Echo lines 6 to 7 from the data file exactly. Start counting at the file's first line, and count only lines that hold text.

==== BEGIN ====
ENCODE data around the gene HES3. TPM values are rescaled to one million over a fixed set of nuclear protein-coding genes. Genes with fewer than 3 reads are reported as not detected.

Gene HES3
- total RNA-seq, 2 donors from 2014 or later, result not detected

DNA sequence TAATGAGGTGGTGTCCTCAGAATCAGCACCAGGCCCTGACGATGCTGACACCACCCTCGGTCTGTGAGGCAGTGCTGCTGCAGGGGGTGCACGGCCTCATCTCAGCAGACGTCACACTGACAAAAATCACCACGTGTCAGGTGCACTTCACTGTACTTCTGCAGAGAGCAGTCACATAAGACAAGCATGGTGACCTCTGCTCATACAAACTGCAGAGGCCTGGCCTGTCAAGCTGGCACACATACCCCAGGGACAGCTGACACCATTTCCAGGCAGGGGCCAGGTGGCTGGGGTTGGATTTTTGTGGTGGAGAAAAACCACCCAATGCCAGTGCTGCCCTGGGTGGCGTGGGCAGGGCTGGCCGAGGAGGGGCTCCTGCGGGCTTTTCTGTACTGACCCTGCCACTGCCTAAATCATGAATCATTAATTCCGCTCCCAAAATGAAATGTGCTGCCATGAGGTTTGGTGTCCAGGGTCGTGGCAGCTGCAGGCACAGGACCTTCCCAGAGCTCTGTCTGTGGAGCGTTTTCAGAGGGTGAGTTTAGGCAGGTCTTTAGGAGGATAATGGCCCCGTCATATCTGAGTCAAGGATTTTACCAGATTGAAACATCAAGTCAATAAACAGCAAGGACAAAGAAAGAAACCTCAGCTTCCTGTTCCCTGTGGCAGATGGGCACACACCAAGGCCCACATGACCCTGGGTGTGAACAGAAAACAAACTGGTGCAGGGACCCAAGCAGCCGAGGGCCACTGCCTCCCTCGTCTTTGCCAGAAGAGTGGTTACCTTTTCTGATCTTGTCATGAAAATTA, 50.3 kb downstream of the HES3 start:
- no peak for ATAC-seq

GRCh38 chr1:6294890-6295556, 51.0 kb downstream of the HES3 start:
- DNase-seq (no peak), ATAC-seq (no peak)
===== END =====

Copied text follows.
GRCh38 chr1:6294890-6295556, 51.0 kb downstream of the HES3 start:
- DNase-seq (no peak), ATAC-seq (no peak)